Naima Morelli

Syntax Parallax: Arthur Duff at Oredaria Arti Contemporanee Gallery

Words are for explaining, but at the same time words are also for hiding.
In the moment you want to tell something, you’re making a choice. Saying something means not saying something else. It’s the feature of the language, you can’t help it. But if you’re an artist you can play with it.

Arthur Duff is one who is not scared of juggling on the edge of language’s ambiguities, indeed he enjoys himself exploring the multiple layers of semantics.
He’s an American Italian-based artist living in Venice (fortunate guy), and recent winner of the MACRO 2% prize.
Actually, the artist is not distanced himself a lot from MACRO, the main contemporary art museum of Rome. As you can see the Oredaria Arti Contemporanee Gallery, hosting his exhibition, is just nearby.

Duff’s solo show is called “Syntax Parallax”. As you came into the subterranean gallery, you’re suddenly greeted by two light installations. The yellow neons, forming words, seem to melt on to the floor.

Going deeper and deeper in the white large corridor of the gallery, you have the pleasure to meet Duff’s other works. Amidst a canvas of military camouflage he hides words written in embroidery, all made too seem like the word is in part concealing and in part showing. Maybe these words are the unspoken, what you read between the lines. The key voiceless subject left in the air during an argument.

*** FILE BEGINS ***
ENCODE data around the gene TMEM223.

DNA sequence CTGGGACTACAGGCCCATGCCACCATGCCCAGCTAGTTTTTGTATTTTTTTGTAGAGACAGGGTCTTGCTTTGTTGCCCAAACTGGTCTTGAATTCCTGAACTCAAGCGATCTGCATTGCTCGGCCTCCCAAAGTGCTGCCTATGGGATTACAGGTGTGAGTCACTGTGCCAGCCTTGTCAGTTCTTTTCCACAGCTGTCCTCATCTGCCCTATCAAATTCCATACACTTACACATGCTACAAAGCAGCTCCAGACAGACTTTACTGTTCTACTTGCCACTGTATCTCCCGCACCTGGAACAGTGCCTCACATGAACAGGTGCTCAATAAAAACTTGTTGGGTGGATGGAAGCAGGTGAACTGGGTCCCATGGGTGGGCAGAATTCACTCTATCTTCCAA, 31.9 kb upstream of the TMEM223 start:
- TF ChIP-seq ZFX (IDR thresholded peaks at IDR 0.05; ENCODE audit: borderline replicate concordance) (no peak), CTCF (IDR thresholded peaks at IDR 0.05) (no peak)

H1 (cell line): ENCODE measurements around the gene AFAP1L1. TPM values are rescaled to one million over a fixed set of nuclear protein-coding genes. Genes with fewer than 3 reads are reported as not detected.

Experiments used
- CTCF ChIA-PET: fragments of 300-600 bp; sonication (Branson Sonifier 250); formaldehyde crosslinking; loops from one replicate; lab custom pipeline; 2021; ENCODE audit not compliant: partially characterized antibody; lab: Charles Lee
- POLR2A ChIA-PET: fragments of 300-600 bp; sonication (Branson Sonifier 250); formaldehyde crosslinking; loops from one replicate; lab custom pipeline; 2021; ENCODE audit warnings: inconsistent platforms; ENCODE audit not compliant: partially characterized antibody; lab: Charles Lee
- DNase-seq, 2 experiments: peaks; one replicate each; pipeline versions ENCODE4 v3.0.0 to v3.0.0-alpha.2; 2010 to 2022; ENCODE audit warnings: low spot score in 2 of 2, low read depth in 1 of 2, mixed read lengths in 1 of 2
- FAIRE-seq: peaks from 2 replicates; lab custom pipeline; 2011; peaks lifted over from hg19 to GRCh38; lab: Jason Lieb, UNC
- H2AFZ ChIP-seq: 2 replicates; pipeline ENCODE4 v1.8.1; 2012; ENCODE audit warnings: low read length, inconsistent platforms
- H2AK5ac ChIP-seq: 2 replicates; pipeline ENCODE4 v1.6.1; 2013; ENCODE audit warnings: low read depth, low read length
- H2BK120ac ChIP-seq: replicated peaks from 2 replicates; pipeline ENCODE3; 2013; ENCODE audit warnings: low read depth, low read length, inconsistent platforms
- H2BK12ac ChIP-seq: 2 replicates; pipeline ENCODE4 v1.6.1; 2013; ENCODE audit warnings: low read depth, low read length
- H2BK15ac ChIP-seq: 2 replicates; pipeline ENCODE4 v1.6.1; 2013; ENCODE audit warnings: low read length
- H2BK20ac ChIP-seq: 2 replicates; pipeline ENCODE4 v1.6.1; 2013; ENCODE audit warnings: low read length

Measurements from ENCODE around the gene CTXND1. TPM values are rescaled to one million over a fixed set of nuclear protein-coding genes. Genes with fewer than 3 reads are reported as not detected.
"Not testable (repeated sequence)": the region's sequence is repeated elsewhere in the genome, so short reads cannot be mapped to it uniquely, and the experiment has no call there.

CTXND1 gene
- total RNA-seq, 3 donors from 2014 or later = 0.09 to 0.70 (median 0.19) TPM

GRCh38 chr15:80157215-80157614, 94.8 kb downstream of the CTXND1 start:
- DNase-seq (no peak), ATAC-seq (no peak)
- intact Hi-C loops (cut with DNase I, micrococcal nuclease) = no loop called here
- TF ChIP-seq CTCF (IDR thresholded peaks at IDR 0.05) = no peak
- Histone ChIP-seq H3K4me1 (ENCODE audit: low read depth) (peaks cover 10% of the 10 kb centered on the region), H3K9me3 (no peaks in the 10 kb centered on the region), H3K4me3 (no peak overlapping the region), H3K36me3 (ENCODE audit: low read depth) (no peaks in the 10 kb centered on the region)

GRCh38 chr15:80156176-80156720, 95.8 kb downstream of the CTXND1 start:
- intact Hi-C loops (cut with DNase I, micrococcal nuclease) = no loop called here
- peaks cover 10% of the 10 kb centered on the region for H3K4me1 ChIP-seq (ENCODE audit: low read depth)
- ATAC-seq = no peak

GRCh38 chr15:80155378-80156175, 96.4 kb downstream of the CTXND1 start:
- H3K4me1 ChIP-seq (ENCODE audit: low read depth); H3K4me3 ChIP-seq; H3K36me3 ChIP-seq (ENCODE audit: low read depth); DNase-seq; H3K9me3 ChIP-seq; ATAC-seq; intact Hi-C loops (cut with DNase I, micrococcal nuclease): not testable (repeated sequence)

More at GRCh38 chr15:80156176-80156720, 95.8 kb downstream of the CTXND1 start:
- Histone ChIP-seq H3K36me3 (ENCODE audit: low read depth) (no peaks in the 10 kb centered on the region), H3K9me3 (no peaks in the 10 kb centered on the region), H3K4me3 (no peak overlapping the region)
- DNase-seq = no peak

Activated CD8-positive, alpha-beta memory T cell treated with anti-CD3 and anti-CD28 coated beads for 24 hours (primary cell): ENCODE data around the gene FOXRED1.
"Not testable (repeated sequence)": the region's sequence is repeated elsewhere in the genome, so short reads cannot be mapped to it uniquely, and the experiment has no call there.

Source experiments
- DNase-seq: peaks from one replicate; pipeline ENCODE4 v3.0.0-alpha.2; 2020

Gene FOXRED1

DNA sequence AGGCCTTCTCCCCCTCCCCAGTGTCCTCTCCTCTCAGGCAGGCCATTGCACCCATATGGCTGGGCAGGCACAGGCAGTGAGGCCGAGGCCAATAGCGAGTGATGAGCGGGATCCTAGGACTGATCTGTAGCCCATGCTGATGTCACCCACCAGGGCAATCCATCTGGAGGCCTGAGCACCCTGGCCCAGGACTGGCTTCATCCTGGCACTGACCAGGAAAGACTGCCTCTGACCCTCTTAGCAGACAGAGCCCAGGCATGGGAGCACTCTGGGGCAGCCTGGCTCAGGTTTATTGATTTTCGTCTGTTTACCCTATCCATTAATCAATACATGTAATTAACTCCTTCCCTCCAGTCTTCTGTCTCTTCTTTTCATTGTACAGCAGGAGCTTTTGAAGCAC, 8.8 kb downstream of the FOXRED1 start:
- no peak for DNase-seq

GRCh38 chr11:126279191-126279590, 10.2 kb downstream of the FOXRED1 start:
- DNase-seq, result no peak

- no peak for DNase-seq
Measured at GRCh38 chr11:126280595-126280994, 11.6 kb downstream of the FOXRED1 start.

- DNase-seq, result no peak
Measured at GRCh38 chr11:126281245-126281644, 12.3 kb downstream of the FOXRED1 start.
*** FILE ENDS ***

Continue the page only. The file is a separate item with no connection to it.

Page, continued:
Furthermore, the camouflage choice deals with a typical army look. With a plunge on the actuality, we can read the critique on politics. The meanings and the layers of interpretation multiplies.

Another group of works relates to illusionism, remanding the viewer to the exhibition of “Arte Cinetica e Programmata” (Programmed and Kinetic Art) currently in the Galleria d’Arte Moderna.
If you stare at Duff’s work from a distance you can see only stars merging by subtraction in a frame. But if you come close you can see that the entire black picture is made by little holes that reveal an orange background.

The light installation “Syntax Parallax” gives the name to the show. It consists of a laser mounted on the floor. This laser projects white light onto a ceiling made by neon tubes. When the lights are turned off the words projected “Lamp”, “Out” and “Smoking” are visible. That’s like saying that we have to mistrust more than just the shadows, even the light can be treacherous .

But the real meaning of the exhibition’s title is revealed by the work “Black Stars _M55” made by technical strings and knots. Simplifying the language to just the ones and zeros, the line and the dot, information/no-information. Like morse code.
Indeed, this art’s concept starts from the study of the French astronomer Charles Messier, who catalogued 110 deep-sky objects, such as nebulae, galaxies and star clusters. The one that inspired the artist was the number 55.
To translate Messier’s research into a graphic language, he does a knot for every star composing the star cluster.
However, translating is the most interesting drawback of the language and someway the artist’s job as well.




April 2012
Arthur Duff – Syntax Parallax
Via Reggio Emilia 22-24, Rome

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